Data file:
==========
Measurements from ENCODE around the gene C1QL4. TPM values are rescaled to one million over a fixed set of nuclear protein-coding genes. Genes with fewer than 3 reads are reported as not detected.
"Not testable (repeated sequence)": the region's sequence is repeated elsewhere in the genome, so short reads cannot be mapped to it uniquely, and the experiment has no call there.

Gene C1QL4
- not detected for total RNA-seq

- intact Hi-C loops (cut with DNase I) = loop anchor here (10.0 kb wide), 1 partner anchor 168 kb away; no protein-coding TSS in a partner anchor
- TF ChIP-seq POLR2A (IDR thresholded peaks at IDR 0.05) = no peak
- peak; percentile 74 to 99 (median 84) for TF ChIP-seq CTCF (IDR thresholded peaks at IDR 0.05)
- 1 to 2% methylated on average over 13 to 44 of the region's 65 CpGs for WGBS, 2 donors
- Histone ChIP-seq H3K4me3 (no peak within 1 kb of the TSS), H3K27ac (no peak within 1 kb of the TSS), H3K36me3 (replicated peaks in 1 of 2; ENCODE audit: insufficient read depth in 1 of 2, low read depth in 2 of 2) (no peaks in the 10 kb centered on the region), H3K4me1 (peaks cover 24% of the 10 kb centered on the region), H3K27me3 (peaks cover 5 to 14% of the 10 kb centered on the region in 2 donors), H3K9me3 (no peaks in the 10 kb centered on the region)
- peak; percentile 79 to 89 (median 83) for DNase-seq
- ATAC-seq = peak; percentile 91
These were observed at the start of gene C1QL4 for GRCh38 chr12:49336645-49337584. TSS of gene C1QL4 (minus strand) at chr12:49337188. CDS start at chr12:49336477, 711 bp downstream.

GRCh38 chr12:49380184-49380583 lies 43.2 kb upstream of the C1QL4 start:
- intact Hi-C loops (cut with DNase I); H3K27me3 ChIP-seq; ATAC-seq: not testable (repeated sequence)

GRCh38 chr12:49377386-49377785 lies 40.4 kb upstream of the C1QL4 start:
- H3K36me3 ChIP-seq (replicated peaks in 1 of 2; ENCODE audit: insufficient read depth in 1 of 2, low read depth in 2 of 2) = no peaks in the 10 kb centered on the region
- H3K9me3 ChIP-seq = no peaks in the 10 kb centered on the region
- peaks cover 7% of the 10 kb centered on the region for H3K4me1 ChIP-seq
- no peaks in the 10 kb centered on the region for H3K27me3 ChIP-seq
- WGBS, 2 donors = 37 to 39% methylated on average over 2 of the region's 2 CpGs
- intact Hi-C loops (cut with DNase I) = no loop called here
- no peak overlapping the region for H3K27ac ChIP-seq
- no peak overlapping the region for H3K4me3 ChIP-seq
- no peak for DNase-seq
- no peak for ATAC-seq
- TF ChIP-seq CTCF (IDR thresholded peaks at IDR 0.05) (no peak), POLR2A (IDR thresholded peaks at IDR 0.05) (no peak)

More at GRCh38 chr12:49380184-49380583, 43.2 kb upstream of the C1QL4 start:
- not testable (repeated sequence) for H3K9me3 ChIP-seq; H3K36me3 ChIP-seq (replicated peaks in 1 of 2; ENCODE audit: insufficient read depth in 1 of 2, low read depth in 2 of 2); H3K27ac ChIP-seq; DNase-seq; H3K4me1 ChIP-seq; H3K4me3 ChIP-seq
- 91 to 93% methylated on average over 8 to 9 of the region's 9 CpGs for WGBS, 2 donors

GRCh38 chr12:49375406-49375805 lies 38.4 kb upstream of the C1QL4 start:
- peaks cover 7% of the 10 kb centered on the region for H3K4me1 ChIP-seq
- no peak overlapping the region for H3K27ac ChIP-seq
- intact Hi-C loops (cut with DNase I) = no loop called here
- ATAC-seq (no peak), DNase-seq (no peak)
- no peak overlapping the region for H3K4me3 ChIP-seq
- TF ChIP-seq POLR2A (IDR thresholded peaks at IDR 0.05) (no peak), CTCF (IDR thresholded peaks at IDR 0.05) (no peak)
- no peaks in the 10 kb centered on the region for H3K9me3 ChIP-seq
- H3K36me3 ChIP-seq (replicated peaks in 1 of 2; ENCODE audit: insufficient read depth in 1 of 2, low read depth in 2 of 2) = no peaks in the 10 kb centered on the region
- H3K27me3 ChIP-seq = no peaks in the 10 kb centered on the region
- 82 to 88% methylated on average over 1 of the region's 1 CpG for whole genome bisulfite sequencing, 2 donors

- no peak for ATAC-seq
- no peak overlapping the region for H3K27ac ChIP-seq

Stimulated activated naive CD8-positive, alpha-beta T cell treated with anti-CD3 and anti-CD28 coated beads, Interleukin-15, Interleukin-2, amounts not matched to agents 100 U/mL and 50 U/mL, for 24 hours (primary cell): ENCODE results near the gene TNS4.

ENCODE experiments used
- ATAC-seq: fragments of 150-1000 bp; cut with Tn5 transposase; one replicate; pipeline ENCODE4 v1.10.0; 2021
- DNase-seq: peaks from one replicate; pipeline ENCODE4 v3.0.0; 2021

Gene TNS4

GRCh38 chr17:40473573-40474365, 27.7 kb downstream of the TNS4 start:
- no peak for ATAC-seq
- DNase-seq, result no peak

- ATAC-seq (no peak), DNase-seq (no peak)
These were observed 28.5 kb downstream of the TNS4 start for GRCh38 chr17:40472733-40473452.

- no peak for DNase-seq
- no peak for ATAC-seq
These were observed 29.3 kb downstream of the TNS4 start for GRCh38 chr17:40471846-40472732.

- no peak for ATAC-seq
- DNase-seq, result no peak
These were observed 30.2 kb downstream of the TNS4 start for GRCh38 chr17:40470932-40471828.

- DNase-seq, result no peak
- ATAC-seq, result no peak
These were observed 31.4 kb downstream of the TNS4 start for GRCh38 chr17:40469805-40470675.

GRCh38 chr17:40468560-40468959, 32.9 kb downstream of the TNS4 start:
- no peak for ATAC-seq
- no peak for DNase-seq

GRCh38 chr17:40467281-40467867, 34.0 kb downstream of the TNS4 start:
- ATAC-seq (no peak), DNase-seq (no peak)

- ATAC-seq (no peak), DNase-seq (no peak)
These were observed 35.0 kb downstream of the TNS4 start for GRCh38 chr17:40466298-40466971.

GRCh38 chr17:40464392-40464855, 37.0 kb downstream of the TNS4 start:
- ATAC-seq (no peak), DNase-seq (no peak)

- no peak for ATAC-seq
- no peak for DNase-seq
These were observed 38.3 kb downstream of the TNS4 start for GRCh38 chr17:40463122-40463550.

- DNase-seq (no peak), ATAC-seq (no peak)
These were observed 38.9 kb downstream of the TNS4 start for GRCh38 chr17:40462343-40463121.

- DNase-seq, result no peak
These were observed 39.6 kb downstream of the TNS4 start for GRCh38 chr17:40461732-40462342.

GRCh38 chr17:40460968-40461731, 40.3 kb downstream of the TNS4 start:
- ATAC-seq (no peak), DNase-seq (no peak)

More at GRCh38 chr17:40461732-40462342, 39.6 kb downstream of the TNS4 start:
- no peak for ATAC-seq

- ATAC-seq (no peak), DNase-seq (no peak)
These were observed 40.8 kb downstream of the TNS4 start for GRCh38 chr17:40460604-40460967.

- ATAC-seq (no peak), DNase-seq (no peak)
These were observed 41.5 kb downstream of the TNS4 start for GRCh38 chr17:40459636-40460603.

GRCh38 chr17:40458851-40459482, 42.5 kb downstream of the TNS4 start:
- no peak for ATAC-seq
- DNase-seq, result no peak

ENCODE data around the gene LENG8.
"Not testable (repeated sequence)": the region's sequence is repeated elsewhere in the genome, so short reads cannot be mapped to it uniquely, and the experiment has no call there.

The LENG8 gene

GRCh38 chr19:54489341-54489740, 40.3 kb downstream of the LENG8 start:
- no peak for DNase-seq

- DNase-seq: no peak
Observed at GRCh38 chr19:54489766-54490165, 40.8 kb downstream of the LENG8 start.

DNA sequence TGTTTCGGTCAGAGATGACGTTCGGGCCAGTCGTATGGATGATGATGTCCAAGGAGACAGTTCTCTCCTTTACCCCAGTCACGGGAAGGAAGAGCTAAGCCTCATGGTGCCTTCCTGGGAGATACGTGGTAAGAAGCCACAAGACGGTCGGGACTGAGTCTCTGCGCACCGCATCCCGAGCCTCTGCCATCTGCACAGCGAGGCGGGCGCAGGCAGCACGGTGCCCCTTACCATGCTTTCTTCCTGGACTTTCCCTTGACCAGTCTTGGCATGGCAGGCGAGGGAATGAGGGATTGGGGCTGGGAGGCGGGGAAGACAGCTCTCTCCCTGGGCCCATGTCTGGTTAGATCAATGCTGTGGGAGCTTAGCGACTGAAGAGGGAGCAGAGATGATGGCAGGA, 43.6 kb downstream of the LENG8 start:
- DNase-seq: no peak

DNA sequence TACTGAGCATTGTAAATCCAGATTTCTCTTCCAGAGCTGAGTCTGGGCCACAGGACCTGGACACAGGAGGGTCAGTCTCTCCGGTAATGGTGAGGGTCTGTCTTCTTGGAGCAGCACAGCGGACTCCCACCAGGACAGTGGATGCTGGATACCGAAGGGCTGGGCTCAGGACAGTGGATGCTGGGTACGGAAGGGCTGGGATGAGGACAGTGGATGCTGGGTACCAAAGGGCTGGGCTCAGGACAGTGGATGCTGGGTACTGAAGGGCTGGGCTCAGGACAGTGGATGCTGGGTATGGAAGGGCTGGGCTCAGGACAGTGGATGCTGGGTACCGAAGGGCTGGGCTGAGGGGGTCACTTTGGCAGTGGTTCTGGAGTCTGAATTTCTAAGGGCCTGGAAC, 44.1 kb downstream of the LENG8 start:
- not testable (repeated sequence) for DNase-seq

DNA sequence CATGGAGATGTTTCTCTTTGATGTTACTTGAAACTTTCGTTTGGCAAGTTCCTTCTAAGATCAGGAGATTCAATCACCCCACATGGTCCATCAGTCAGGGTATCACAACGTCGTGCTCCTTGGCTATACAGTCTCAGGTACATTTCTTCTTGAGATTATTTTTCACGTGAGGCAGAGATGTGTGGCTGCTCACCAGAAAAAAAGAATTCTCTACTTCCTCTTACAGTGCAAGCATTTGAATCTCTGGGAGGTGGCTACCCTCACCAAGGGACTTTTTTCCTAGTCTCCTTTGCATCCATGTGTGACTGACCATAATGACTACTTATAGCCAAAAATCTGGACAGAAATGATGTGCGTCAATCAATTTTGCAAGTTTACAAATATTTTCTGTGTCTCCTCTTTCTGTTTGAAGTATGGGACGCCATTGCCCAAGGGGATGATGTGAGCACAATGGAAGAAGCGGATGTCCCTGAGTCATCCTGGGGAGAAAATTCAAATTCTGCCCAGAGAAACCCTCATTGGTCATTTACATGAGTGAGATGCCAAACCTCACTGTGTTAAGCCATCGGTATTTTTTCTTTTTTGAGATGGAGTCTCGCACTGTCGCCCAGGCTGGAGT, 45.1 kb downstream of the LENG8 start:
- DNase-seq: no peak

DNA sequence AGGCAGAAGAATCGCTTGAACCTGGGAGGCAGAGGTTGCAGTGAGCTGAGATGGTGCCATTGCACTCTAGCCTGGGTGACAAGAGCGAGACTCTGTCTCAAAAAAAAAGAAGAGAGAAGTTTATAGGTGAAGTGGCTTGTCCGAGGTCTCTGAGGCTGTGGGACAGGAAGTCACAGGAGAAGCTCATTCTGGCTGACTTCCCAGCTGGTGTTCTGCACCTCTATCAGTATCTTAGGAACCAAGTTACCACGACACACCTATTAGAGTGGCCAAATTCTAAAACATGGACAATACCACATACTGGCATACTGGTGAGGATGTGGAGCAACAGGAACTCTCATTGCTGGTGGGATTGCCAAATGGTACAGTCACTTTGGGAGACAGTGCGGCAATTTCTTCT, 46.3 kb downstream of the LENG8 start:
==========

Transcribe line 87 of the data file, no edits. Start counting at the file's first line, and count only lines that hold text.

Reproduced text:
- no peak for ATAC-seq